However, healthcare organizations or physicians often confuse MIPS qualified registry and Qualified Clinical Data Registry (QCDR). Particularly, physicians who don’t have much knowledge about the MIPS 2019 reporting process and mechanism, find it difficult to decide the submission strategy.

P3Care being the MIPS qualified registry for three years now has the expertise and knowledge to know how things work with different submissions methods.

Here’s a quick overview of the two most confusing terms in the MIPS QPP.

A MIPS registry reports clinical data on behalf of eligible clinicians or healthcare organizations.

While QCDR is a CMS-approved entity that collects clinical data for CMS on physicians’ behalf. This entity is generally not managed by an individual. It also differs from the former submission method, as it is not restricted to certain measures for data submission.

The qualified clinical data registry is also allowed to host non-MIPS measures, which are approved by CMS.

The categories for QCDR reporting measures are as follows:

  • National Quality Forum (NQF) endorsed measures
  • Current 2019 MIPS measures
  • Measures in regional quality collaborations
  • Other measures approved by CMS
  • Measures used by boards or specialty societies
  • Clinician and group consumer assessment of healthcare providers and systems (CAHPS), measures reported by CAHPS certified vendor
  • National specialty societies administer or endorse registries/ QCDRs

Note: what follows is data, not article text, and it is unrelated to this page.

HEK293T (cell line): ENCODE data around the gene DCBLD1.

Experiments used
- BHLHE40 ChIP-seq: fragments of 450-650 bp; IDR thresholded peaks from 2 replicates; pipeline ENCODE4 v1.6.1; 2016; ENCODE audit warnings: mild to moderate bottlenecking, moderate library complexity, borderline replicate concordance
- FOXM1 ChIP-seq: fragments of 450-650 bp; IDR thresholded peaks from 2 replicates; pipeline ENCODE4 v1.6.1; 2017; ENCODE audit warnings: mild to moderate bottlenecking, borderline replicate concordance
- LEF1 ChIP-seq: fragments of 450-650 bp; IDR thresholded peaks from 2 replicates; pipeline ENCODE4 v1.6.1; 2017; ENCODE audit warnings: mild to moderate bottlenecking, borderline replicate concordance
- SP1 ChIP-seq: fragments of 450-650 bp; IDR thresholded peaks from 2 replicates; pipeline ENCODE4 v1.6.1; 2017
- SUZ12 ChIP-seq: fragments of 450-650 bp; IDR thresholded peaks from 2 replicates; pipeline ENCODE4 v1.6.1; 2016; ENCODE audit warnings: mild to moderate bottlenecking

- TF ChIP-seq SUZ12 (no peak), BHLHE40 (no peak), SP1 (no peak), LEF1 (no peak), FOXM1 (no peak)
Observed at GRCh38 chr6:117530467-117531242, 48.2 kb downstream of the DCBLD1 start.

Reporting Mechanisms

Depending upon the reporting type and category, physicians can submit data via any mechanism.

Either as a group, individual, or virtual group, there are four performance categories to report on, Quality, Improvement Activities (IA), Promoting Interoperability (PI), and Cost.

For the cost category, you specifically don’t need to submit data, but CMS will use administrative claims data.

Both submission methods, qualified registries for MIPS and QCDRs can report for a total of six measures and all-cause readmission measures for groups of sixteen or more.

Which Method to Choose?

Either whatever method you choose to report, the decision should not be supported by the number of available measures. Instead, it should be well thought of to score high in the final score of MIPS in healthcare.

Think of the following points before finalizing the submission method.

  • If measures are related to your practice
  • The benchmark for available measures for each submission method
  • Performance rate achievable for selected measures
  • If there are bonus points available for the selected measures
  • Information about which measures are topped out

A correct decision can make all the difference. The path to get incentives and bonuses leads to improved revenue cycle management.

Medical practices when improving the quality of healthcare services move towards progression, and MIPS QPP is a way to measure and judge the performance of how far we have come across.

Either you report via a MIPS qualified registry or any other method, the thing is to clear mind, put forward pros and cons, and then strategize to report clinical data to MIPS via the most suitable method.